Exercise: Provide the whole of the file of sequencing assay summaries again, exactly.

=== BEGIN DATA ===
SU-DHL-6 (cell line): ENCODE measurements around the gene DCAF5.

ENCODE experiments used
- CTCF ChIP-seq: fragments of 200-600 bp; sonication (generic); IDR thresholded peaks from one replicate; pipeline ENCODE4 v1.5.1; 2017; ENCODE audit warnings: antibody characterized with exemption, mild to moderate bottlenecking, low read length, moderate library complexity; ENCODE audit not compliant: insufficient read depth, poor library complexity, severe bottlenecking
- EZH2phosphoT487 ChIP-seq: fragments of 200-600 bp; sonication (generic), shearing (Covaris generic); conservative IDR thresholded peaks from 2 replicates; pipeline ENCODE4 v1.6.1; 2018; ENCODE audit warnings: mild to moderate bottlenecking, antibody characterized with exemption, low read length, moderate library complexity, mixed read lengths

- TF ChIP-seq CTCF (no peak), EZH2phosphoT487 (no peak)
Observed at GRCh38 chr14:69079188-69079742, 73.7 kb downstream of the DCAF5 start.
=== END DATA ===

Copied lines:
SU-DHL-6 (cell line): ENCODE measurements around the gene DCAF5.

ENCODE experiments used
- CTCF ChIP-seq: fragments of 200-600 bp; sonication (generic); IDR thresholded peaks from one replicate; pipeline ENCODE4 v1.5.1; 2017; ENCODE audit warnings: antibody characterized with exemption, mild to moderate bottlenecking, low read length, moderate library complexity; ENCODE audit not compliant: insufficient read depth, poor library complexity, severe bottlenecking
- EZH2phosphoT487 ChIP-seq: fragments of 200-600 bp; sonication (generic), shearing (Covaris generic); conservative IDR thresholded peaks from 2 replicates; pipeline ENCODE4 v1.6.1; 2018; ENCODE audit warnings: mild to moderate bottlenecking, antibody characterized with exemption, low read length, moderate library complexity, mixed read lengths

- TF ChIP-seq CTCF (no peak), EZH2phosphoT487 (no peak)
Observed at GRCh38 chr14:69079188-69079742, 73.7 kb downstream of the DCAF5 start.